My stepdad’s father was a navy cook in WWII. Though he was barely in his twenties during the war, he told me with pride that he enlisted before the army came calling. My inquiries about his war experience were met with brevity. Not so much because he’s unwilling to talk about it, but because at almost 92 years old, that seems like a couple of lifetimes ago.
He was assigned to the USAT Santa Rosa (an army transport ship) and went to Casablanca and Italy. When I asked how he ended up as a cook, he said he thought it seemed like a good thing to learn. Ever so practical. He did not have much by way of cooking experience beforehand, but that was no matter for the army – they had manuals for that. Though I wasn’t able to glean much information off of him, he declared that during his time in Italy the food they had to work with was terrible.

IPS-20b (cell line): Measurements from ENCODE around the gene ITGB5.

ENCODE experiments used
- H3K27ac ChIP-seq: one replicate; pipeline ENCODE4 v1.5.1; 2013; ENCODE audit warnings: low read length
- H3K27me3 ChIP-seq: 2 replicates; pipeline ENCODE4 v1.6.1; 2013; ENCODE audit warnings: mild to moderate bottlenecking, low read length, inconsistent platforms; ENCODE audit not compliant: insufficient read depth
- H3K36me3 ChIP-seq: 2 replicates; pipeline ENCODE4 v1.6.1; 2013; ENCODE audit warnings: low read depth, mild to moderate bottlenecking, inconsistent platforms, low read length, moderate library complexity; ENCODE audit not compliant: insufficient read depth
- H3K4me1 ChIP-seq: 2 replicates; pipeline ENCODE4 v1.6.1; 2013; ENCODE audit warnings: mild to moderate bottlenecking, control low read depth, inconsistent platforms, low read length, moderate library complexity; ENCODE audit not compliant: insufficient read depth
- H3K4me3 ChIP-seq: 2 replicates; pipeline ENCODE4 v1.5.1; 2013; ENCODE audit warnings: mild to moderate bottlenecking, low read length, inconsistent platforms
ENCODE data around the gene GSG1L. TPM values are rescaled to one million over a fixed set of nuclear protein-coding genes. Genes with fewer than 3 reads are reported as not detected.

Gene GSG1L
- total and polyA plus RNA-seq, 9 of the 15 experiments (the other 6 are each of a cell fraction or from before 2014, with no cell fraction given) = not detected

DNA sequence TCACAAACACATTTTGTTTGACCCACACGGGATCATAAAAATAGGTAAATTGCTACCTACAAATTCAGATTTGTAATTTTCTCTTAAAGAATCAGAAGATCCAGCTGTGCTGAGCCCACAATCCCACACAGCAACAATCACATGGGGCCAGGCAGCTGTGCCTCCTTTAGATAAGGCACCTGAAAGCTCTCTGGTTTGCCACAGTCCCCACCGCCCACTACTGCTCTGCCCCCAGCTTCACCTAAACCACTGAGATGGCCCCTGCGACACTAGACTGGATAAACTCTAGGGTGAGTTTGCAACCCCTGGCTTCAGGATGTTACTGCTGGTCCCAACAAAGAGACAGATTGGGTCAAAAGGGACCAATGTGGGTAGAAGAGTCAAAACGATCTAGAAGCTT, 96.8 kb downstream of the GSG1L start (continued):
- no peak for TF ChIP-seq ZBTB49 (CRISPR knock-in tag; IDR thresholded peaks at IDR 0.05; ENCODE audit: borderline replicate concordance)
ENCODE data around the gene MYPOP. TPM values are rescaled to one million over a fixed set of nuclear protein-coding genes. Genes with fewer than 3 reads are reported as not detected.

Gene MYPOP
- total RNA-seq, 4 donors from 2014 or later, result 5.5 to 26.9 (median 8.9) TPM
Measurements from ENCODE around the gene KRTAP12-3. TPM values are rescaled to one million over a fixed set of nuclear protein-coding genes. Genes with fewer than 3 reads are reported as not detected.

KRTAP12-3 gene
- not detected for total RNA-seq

Amongst a small selection of cookbooks in his kitchen sits a yellowed and stained Baking Manual for the Army Cook. A pretty fascinating read – everything from the very basics of the kitchen to recipes for croquettes to feed 100 men. Not many of today’s seasoned cooks could crank out a recipe of that scale, let alone people with no prior cooking experience! After the war, he went on to raise a family and even run a restaurant for many years. I can definitely attest that his time as an army cook served him well, as he is a great cook even to this day.